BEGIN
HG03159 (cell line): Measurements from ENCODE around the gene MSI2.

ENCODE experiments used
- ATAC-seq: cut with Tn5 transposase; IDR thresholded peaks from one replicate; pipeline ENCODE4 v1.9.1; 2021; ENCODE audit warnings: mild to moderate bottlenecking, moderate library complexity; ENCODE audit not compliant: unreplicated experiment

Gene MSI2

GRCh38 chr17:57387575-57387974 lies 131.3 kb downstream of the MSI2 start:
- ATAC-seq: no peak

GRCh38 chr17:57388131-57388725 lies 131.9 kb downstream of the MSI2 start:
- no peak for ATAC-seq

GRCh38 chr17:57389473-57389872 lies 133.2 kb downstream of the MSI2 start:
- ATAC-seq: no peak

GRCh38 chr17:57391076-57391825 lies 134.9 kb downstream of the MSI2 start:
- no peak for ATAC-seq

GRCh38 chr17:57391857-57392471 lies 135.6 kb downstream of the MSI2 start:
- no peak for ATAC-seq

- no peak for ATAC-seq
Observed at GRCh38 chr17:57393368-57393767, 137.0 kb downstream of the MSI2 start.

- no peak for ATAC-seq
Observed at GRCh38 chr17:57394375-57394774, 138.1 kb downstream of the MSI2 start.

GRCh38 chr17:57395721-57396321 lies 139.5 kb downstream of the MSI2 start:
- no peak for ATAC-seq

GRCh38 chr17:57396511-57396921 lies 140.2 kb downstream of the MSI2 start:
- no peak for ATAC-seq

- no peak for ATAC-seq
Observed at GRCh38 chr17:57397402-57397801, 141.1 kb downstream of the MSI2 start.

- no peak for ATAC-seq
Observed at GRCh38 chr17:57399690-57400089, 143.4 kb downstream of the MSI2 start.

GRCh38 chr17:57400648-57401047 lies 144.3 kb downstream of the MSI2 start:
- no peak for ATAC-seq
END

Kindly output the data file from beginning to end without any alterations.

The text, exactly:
HG03159 (cell line): Measurements from ENCODE around the gene MSI2.

ENCODE experiments used
- ATAC-seq: cut with Tn5 transposase; IDR thresholded peaks from one replicate; pipeline ENCODE4 v1.9.1; 2021; ENCODE audit warnings: mild to moderate bottlenecking, moderate library complexity; ENCODE audit not compliant: unreplicated experiment

Gene MSI2

GRCh38 chr17:57387575-57387974 lies 131.3 kb downstream of the MSI2 start:
- ATAC-seq: no peak

GRCh38 chr17:57388131-57388725 lies 131.9 kb downstream of the MSI2 start:
- no peak for ATAC-seq

GRCh38 chr17:57389473-57389872 lies 133.2 kb downstream of the MSI2 start:
- ATAC-seq: no peak

GRCh38 chr17:57391076-57391825 lies 134.9 kb downstream of the MSI2 start:
- no peak for ATAC-seq

GRCh38 chr17:57391857-57392471 lies 135.6 kb downstream of the MSI2 start:
- no peak for ATAC-seq

- no peak for ATAC-seq
Observed at GRCh38 chr17:57393368-57393767, 137.0 kb downstream of the MSI2 start.

- no peak for ATAC-seq
Observed at GRCh38 chr17:57394375-57394774, 138.1 kb downstream of the MSI2 start.

GRCh38 chr17:57395721-57396321 lies 139.5 kb downstream of the MSI2 start:
- no peak for ATAC-seq

GRCh38 chr17:57396511-57396921 lies 140.2 kb downstream of the MSI2 start:
- no peak for ATAC-seq

- no peak for ATAC-seq
Observed at GRCh38 chr17:57397402-57397801, 141.1 kb downstream of the MSI2 start.

- no peak for ATAC-seq
Observed at GRCh38 chr17:57399690-57400089, 143.4 kb downstream of the MSI2 start.

GRCh38 chr17:57400648-57401047 lies 144.3 kb downstream of the MSI2 start:
- no peak for ATAC-seq